IM / IV 300 mcg at 28 weeks' gestation. If administered early in the pregnancy, administration at 12-wk intervals is recommended. A 120 mcg dose should be given as soon as possible after delivery of a confirmed Rh o (D)–positive baby and no later than 72 h after delivery. If the Rh status of the baby is not known at 72 h, administer to the mother at 72 h after delivery. If more than 72 h have elapsed, do not withhold but administer as soon as possible up to 28 days after delivery.Other Obstetric Considerations
IM / IV 120 mcg dose immediately after abortion, amniocentesis (after 34 weeks' gestation), or any other manipulation late in pregnancy (after 34 weeks' gestation) associated with increased risk of Rh isoimmunization. Administration should be within 72 h after the event. Give a 300 mcg dose immediately after amniocentesis (before 34 weeks' gestation) or after chorionic villus sampling. Repeat this dose every 12 wk while pregnant. In case of threatened abortion, give as soon as possible.Transfusion
IM / IV If exposed to Rh o (D)–positive whole blood, give 9 mcg/mL of blood IV or 12 mcg/mL of blood IM. If exposed to Rh o (D)–positive RBCs, give 18 mcg/mL of cells IV or 24 mcg/mL of cells IM.
Store at 36° to 46°F. Do not freeze. Protect Rhophylac from light.
May interfere with response to live virus vaccines. Postpone dosing of live vaccines for 3 mo.
Do not coadminister RhIG IV with other products.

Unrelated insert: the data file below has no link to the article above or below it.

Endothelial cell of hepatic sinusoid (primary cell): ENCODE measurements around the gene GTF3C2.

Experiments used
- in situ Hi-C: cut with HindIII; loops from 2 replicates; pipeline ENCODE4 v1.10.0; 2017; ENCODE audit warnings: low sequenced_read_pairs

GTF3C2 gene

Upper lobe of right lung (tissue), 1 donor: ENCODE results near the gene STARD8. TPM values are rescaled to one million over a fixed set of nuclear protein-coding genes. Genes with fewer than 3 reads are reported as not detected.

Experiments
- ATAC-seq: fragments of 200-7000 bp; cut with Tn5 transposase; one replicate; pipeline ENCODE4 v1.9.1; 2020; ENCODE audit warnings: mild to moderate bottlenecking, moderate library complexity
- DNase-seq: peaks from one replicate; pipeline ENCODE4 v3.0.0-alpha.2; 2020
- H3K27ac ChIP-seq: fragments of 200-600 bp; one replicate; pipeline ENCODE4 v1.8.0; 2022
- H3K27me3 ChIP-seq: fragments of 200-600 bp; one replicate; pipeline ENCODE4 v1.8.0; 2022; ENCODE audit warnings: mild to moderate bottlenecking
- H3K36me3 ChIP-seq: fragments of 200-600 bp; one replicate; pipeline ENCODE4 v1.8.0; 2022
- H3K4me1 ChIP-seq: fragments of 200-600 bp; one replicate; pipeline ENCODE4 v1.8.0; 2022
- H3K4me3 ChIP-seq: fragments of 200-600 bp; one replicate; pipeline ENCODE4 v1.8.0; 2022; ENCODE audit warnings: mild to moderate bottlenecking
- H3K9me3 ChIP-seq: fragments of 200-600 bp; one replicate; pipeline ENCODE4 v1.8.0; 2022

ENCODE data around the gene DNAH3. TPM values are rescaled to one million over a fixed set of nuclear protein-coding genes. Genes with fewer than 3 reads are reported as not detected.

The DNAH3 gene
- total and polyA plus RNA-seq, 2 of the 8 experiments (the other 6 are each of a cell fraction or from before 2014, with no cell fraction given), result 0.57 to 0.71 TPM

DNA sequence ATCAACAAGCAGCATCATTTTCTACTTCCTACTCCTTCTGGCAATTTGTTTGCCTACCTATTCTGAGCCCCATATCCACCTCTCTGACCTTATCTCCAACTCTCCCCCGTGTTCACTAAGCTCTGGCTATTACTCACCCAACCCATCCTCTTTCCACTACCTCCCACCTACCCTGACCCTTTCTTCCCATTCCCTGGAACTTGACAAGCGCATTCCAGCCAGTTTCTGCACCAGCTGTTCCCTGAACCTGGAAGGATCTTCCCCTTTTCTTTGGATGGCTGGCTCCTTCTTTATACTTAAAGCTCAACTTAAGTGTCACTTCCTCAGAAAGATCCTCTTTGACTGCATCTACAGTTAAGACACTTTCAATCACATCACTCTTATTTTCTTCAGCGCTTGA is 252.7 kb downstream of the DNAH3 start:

Infants born of women given RhIG antepartum may have weakly positive antiglobulin (Coombs) test results at birth. Anti-Rh antibodies may be detected in maternal serum within several wk of RhIG administration. Such findings do not preclude further RhIG doses. Presence of RhIG antibodies in maternal blood sample can affect interpretation of tests to identify patient as candidate for RhIG. In case of doubt as to patient's Rh group or immune status, give RhIG. Fetal-maternal hemorrhage late in pregnancy or following delivery may cause weak, mixed-field positive D u test results. If there is any doubt about mother's Rh type, give RhIG. Screening tests for RBCs may help in such cases. WinRho SDF contains maltose, which may give falsely high blood glucose levels when certain types of blood glucose testing are used (eg, glucose-dye-oxidoreductase method). Rh o (D) immune globulin may affect the results of blood typing, the antibody screening test, and the direct antiglobulin (Coombs) test. Antepartum administration of Rh o (D) immune globulin to the mother can also affect these tests in the newborn. Rhophylac can contain antibodies to other Rh antigens (eg, anti-C antibodies), which might be detected by sensitive serological tests following administration. WinRho SDF contains trace amounts of anti-A, anti-B, anti-C, anti-E, and other blood group antibodies (eg, anti-Duffy, anti-Kidd antibodies) that may be detectable in direct and indirect antiglobulin (Coombs) tests obtained following RhIG administration. Interpretation of direct and indirect antiglobulin tests must be made in the context of the patient's underlying clinical condition and supporting laboratory data.